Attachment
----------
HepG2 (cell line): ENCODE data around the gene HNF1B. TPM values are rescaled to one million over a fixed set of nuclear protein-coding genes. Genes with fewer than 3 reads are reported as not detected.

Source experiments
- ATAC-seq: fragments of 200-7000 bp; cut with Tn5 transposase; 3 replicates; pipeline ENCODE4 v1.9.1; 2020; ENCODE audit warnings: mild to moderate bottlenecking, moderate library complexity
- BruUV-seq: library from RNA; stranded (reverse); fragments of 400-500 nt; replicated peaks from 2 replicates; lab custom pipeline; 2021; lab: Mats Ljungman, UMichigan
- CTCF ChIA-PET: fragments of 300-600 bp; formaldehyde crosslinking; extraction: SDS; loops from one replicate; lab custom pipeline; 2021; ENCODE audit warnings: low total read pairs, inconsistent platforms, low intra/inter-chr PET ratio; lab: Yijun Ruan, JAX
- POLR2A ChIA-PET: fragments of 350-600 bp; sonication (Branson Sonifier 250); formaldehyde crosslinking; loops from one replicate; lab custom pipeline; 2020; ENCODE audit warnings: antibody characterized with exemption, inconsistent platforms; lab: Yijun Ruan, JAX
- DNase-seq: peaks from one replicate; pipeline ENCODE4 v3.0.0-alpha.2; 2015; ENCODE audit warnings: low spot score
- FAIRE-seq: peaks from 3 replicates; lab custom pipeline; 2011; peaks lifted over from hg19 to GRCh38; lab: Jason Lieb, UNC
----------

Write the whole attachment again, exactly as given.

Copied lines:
HepG2 (cell line): ENCODE data around the gene HNF1B. TPM values are rescaled to one million over a fixed set of nuclear protein-coding genes. Genes with fewer than 3 reads are reported as not detected.

Source experiments
- ATAC-seq: fragments of 200-7000 bp; cut with Tn5 transposase; 3 replicates; pipeline ENCODE4 v1.9.1; 2020; ENCODE audit warnings: mild to moderate bottlenecking, moderate library complexity
- BruUV-seq: library from RNA; stranded (reverse); fragments of 400-500 nt; replicated peaks from 2 replicates; lab custom pipeline; 2021; lab: Mats Ljungman, UMichigan
- CTCF ChIA-PET: fragments of 300-600 bp; formaldehyde crosslinking; extraction: SDS; loops from one replicate; lab custom pipeline; 2021; ENCODE audit warnings: low total read pairs, inconsistent platforms, low intra/inter-chr PET ratio; lab: Yijun Ruan, JAX
- POLR2A ChIA-PET: fragments of 350-600 bp; sonication (Branson Sonifier 250); formaldehyde crosslinking; loops from one replicate; lab custom pipeline; 2020; ENCODE audit warnings: antibody characterized with exemption, inconsistent platforms; lab: Yijun Ruan, JAX
- DNase-seq: peaks from one replicate; pipeline ENCODE4 v3.0.0-alpha.2; 2015; ENCODE audit warnings: low spot score
- FAIRE-seq: peaks from 3 replicates; lab custom pipeline; 2011; peaks lifted over from hg19 to GRCh38; lab: Jason Lieb, UNC